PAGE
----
Wednesday, June 2, 2010

An Odd Psychologist

By most people's standards, Gustav Theodor Fechner (1801-1887) was an odd duck. However, he also managed to establish psychology as a scientific discipline with his Elements of Psychophysics (1860). I won't go into his science or his long service as professor at the University of Leipzig, though. Here's the fun stuff.

He wrote a time travel guide, The Little Book of Life After Death (1836). He also wrote on plants' consciousness, Nanna, or Concerning the Mental Life of Plants (1848). And he treated on celestial matters: Zend-Avesta, or Concerning Matters of Heaven and the Hereafter (1851). The was, metaphorically speaking, tethered between the material and spiritual worlds. Some people of his time would have regarded him as a crank, others as blasphemous. He was just his own guy.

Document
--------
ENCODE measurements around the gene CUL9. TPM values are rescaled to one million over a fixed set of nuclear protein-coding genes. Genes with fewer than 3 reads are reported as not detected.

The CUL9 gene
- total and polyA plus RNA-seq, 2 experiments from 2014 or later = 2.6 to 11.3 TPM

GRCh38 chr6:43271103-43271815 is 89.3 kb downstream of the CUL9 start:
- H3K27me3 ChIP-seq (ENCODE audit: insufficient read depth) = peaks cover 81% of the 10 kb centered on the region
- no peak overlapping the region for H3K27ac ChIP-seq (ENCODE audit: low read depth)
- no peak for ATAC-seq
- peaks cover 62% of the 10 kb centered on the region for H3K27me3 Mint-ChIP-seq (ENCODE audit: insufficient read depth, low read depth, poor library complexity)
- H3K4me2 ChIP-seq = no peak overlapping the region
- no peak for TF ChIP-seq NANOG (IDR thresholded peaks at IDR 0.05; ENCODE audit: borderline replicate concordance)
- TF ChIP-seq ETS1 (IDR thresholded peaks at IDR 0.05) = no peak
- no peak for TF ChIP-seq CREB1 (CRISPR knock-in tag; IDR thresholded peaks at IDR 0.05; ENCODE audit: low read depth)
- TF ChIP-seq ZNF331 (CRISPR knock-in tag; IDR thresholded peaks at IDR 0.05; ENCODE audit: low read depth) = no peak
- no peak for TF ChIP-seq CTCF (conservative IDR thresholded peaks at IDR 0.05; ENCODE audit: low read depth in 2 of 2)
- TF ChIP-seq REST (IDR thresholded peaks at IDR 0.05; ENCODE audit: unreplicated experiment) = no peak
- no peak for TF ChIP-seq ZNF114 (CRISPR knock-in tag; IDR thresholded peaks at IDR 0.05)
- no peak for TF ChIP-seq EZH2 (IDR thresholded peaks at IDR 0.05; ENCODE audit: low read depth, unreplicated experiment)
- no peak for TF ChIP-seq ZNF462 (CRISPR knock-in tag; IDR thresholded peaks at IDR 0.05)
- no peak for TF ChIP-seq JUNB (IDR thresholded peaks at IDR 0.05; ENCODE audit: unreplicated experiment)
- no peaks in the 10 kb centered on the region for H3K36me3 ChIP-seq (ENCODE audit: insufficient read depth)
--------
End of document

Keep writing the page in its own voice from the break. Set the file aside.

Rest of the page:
Finally he was a satirist with a sharp pen in which he used the nom de plume Dr. Mises. He parodied the then-present tendency of the medical profession to consider iodine as a panacea, Proof That the Moon Is Made of Iodine (1821). Later on Dr. Mises authored The Comparative Anatomy of Angels (1825), in which he reasoned that angels must be perfect spheres. In fact, they were the planets! Fechner trotted out Dr. Mises from time to time to tweak his colleagues' pretensions and was, all in all, a real handful as a professor.

His students must have found him entertaining as well as brilliant.


Felycia said...

do you know where i can find a translated work by Dr. Mises?

eViL pOp TaRt said...

Unfortunately, the only available copies of Fechner's work using the pseudonym 'Dr. Mises' are in the German. As a matter of fact, it is hard to find an English translation of Elements of Psychophysics.

Here's a Google e-book:

Good luck with your search. Fechner used Dr. Mises a total of five times.